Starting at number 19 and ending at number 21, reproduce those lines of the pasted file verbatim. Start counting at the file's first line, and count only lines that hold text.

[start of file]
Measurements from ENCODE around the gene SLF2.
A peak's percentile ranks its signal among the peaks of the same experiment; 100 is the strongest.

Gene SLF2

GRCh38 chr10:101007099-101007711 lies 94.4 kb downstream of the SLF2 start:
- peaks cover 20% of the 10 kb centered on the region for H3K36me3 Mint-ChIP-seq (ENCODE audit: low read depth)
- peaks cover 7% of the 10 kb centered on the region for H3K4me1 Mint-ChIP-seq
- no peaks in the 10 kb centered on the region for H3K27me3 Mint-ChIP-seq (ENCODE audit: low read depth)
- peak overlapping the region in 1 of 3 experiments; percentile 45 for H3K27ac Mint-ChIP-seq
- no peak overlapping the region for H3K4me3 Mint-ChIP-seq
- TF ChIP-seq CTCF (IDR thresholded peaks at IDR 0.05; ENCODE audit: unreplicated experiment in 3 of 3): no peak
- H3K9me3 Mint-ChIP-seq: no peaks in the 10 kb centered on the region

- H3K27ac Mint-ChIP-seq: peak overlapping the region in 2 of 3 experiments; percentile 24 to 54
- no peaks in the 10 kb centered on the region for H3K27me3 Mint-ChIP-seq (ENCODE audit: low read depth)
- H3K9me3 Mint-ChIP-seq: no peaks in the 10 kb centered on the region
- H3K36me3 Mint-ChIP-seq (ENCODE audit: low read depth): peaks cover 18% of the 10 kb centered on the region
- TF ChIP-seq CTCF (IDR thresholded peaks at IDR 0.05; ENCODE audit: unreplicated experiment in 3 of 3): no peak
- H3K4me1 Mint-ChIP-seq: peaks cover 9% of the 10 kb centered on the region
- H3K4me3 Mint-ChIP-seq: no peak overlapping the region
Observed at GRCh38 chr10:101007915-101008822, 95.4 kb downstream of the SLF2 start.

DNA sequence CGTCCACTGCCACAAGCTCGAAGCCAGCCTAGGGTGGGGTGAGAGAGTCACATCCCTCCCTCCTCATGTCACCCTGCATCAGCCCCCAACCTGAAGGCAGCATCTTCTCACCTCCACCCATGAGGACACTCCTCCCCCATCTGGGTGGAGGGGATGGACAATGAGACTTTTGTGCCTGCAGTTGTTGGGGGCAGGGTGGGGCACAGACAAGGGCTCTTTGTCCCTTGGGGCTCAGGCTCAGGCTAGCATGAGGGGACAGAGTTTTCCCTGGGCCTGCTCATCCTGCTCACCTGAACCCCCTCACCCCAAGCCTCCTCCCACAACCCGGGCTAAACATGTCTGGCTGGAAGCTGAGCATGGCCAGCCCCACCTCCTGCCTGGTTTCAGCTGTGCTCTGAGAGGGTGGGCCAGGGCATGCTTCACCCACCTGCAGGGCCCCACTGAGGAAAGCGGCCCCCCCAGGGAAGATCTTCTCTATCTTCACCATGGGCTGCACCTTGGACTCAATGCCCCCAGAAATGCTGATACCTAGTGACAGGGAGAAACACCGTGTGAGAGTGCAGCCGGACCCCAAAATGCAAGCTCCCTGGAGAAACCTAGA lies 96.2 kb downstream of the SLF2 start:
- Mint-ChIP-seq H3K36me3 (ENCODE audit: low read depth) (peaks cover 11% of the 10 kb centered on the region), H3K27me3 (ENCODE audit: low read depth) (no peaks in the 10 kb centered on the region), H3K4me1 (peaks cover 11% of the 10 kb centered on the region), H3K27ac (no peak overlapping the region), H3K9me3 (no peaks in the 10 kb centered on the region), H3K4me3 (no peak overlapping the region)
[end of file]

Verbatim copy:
Observed at GRCh38 chr10:101007915-101008822, 95.4 kb downstream of the SLF2 start.

DNA sequence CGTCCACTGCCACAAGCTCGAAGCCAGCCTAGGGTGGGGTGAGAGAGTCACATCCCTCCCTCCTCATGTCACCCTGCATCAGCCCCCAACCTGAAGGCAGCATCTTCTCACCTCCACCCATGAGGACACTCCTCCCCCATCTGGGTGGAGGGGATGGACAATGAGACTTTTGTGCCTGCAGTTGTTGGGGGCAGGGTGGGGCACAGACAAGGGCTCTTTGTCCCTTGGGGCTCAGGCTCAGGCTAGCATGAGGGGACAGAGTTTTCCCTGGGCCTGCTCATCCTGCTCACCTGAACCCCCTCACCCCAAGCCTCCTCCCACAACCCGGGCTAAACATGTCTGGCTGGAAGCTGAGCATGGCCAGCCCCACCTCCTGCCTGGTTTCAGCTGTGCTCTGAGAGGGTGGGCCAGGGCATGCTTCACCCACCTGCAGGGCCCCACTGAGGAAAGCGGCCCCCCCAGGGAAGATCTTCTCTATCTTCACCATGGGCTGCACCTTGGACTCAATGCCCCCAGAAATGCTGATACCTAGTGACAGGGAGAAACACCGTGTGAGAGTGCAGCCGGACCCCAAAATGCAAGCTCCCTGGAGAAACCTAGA lies 96.2 kb downstream of the SLF2 start:
- Mint-ChIP-seq H3K36me3 (ENCODE audit: low read depth) (peaks cover 11% of the 10 kb centered on the region), H3K27me3 (ENCODE audit: low read depth) (no peaks in the 10 kb centered on the region), H3K4me1 (peaks cover 11% of the 10 kb centered on the region), H3K27ac (no peak overlapping the region), H3K9me3 (no peaks in the 10 kb centered on the region), H3K4me3 (no peak overlapping the region)